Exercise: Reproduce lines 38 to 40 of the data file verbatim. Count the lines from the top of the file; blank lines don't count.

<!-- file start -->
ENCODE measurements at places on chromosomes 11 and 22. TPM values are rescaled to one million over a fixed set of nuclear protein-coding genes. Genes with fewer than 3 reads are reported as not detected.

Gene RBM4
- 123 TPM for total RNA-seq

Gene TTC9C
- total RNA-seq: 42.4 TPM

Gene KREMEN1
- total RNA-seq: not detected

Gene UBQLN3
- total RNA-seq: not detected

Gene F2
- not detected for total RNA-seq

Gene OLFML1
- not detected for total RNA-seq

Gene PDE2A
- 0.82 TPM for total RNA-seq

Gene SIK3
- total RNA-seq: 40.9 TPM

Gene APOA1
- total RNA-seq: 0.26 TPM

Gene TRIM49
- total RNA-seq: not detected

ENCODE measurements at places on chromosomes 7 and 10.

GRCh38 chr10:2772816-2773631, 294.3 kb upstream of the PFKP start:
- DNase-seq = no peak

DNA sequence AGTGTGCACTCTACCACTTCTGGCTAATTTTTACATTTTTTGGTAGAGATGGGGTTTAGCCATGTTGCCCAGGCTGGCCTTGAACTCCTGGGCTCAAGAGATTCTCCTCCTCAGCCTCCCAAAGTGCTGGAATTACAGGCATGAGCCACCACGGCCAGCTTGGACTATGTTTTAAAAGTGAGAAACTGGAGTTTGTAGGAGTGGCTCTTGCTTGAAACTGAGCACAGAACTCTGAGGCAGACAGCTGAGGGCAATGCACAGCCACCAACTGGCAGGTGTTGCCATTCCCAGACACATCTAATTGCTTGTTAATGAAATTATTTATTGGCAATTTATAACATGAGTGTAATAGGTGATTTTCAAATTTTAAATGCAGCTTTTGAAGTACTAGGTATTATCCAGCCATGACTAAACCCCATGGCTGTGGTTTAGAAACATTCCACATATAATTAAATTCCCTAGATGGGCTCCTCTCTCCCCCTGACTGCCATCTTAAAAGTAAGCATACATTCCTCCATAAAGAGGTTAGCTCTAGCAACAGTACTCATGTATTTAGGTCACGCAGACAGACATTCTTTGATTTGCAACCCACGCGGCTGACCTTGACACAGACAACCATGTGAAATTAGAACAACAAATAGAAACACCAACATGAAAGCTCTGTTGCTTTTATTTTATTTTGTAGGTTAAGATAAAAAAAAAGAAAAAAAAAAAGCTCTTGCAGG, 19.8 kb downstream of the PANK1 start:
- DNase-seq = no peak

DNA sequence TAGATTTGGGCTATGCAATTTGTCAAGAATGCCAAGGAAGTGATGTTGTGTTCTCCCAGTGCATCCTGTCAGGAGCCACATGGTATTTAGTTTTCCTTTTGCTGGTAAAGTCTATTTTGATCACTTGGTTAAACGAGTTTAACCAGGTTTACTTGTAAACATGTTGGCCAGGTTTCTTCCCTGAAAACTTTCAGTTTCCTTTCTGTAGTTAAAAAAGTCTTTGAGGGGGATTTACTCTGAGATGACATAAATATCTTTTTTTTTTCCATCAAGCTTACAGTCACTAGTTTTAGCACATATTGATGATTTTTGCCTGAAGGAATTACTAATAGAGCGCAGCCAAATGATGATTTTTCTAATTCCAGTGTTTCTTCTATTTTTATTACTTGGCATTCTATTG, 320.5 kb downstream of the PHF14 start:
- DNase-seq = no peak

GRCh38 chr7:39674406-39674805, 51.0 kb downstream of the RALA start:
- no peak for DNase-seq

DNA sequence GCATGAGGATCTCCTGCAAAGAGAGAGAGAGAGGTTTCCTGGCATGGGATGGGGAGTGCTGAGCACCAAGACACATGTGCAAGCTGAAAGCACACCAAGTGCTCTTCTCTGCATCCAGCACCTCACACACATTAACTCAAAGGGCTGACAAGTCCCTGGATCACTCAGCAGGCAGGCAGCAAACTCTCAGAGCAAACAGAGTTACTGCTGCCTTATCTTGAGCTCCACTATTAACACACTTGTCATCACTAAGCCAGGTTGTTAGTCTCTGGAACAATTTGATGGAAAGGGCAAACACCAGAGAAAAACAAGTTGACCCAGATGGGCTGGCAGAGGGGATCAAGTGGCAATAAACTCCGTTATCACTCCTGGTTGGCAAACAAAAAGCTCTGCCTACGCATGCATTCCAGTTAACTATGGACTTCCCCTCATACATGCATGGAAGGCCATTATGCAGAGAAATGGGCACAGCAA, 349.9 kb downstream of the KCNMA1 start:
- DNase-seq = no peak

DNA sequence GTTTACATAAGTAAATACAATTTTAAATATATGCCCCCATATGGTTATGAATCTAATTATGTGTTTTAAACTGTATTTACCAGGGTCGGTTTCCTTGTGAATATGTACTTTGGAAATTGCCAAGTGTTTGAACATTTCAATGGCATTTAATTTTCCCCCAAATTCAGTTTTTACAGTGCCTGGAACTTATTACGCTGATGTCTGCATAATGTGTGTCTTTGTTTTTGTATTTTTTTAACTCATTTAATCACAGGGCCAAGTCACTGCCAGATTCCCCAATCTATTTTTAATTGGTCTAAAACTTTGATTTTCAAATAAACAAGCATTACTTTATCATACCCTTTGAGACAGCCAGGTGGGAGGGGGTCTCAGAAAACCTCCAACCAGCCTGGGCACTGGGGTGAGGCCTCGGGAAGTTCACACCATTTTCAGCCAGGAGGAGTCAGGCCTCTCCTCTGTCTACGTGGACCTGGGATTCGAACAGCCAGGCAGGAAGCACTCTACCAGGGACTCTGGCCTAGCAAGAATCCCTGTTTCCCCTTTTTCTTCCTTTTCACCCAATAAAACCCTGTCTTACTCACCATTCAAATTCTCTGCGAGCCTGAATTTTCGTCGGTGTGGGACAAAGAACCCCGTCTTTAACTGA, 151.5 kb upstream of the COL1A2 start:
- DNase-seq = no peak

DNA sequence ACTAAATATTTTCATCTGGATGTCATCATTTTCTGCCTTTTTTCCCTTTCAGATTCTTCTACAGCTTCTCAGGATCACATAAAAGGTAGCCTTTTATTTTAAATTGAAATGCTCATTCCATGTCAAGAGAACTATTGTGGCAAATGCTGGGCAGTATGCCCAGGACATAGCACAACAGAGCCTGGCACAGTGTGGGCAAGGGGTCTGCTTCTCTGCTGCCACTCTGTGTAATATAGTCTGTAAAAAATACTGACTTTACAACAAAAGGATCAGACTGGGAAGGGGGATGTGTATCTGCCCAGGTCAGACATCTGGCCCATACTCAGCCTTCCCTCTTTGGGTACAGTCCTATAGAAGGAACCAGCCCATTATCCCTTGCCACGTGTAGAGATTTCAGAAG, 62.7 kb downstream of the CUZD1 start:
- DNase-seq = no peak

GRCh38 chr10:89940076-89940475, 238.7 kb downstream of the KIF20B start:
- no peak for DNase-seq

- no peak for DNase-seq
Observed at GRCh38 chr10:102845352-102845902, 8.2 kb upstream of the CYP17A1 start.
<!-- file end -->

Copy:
- no peak for DNase-seq

- no peak for DNase-seq
Observed at GRCh38 chr10:102845352-102845902, 8.2 kb upstream of the CYP17A1 start.